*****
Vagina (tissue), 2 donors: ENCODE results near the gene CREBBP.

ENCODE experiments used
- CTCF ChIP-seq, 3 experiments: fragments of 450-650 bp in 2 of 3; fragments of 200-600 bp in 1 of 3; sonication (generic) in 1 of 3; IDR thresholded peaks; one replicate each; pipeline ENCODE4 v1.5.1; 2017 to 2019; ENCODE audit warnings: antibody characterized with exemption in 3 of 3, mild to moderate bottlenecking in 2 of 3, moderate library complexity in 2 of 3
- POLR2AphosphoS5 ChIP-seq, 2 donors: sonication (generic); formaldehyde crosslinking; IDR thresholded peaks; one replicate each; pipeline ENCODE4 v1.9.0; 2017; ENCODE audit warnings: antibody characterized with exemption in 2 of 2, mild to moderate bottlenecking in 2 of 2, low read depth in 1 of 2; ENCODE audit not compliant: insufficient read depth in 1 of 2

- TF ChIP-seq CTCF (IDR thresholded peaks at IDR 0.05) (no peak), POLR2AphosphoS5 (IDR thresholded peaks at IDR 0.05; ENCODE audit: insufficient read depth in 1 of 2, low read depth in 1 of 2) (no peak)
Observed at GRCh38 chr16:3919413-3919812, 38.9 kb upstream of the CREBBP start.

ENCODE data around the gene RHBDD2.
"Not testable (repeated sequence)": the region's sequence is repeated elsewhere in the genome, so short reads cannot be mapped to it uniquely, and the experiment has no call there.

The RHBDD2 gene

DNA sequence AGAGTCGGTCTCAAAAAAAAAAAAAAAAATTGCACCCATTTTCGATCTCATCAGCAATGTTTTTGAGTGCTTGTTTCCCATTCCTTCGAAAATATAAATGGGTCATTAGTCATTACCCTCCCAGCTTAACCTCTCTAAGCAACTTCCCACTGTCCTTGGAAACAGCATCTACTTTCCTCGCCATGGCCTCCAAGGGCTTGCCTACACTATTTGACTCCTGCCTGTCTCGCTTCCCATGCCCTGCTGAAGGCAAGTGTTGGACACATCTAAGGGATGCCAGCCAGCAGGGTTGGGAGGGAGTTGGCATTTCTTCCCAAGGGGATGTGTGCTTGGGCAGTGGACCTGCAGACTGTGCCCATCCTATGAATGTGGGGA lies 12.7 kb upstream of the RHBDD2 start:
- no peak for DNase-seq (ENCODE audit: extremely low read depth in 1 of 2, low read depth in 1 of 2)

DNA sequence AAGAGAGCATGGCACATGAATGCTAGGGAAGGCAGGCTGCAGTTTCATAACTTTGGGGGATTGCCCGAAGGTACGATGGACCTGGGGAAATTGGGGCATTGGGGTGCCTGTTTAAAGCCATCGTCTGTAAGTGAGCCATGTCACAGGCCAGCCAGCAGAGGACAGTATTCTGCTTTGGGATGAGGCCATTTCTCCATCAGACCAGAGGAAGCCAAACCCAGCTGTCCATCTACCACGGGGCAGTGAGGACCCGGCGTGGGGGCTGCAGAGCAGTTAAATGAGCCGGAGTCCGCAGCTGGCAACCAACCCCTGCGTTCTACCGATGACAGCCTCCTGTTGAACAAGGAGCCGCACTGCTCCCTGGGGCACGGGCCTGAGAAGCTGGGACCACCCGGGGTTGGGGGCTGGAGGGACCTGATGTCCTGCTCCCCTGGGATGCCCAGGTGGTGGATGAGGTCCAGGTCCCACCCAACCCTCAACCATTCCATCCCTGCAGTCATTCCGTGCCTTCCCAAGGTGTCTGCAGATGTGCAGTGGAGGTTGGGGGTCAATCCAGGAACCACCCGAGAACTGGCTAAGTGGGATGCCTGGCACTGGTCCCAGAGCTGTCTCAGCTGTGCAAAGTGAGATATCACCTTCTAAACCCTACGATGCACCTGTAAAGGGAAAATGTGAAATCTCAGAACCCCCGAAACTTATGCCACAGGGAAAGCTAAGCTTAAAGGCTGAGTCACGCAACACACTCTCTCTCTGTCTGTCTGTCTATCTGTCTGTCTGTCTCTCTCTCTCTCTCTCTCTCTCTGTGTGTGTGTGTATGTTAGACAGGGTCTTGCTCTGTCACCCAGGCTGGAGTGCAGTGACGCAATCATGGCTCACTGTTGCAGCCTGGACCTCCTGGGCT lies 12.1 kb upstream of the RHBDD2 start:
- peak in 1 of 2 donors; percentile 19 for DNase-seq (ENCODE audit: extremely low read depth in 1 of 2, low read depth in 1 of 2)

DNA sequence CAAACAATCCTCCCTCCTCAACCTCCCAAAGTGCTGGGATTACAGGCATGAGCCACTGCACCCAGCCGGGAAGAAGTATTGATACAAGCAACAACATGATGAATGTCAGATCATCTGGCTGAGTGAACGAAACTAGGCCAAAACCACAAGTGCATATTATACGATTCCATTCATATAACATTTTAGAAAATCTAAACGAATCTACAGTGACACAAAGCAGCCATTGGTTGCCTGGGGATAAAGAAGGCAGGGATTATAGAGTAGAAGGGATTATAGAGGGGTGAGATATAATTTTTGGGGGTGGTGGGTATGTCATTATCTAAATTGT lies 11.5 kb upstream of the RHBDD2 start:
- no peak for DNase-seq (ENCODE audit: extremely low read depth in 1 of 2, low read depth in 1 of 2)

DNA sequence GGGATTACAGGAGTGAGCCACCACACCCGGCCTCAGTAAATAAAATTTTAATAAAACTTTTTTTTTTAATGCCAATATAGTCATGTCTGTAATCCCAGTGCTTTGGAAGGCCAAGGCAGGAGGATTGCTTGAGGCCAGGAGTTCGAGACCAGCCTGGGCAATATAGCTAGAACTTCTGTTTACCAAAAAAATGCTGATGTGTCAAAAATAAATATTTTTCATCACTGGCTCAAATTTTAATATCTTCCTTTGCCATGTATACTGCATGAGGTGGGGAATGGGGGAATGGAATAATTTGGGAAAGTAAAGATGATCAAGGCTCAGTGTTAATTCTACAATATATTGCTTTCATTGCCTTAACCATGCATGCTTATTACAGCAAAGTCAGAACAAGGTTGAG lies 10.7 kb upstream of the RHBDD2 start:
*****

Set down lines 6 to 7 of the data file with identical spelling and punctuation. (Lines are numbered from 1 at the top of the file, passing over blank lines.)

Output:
Observed at GRCh38 chr16:3919413-3919812, 38.9 kb upstream of the CREBBP start.

ENCODE data around the gene RHBDD2.